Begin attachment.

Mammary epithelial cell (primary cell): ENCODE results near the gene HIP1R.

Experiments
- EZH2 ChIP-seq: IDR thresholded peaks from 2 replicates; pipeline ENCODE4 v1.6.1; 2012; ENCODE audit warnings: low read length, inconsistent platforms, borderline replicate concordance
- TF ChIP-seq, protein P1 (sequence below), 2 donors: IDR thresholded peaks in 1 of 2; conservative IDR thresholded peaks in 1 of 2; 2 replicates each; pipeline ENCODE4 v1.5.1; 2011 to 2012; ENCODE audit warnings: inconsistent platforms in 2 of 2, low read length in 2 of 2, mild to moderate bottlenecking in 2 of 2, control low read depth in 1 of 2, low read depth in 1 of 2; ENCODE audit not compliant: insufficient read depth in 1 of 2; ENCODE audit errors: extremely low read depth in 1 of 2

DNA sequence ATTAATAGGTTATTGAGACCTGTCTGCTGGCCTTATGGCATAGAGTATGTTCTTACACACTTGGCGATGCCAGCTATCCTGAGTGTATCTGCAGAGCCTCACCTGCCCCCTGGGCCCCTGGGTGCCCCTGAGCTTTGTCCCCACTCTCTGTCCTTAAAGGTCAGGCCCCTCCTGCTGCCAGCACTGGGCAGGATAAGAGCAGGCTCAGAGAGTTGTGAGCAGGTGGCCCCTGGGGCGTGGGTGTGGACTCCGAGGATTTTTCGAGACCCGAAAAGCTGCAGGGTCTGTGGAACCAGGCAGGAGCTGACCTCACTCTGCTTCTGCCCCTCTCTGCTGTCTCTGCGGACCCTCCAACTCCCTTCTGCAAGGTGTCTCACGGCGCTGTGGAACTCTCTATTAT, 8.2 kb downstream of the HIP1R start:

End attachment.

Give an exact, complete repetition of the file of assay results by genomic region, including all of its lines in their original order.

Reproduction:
Mammary epithelial cell (primary cell): ENCODE results near the gene HIP1R.

Experiments
- EZH2 ChIP-seq: IDR thresholded peaks from 2 replicates; pipeline ENCODE4 v1.6.1; 2012; ENCODE audit warnings: low read length, inconsistent platforms, borderline replicate concordance
- TF ChIP-seq, protein P1 (sequence below), 2 donors: IDR thresholded peaks in 1 of 2; conservative IDR thresholded peaks in 1 of 2; 2 replicates each; pipeline ENCODE4 v1.5.1; 2011 to 2012; ENCODE audit warnings: inconsistent platforms in 2 of 2, low read length in 2 of 2, mild to moderate bottlenecking in 2 of 2, control low read depth in 1 of 2, low read depth in 1 of 2; ENCODE audit not compliant: insufficient read depth in 1 of 2; ENCODE audit errors: extremely low read depth in 1 of 2

DNA sequence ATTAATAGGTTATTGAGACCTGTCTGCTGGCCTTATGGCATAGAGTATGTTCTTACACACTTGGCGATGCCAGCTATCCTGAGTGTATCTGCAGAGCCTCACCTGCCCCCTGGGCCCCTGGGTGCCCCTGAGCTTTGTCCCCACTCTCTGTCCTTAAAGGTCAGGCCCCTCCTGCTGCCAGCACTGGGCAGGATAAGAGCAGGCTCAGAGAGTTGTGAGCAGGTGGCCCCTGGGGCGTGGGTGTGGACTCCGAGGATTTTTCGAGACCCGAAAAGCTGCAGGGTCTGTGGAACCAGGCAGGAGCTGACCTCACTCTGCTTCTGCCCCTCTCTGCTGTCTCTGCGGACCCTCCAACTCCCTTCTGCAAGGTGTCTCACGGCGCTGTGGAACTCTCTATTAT, 8.2 kb downstream of the HIP1R start: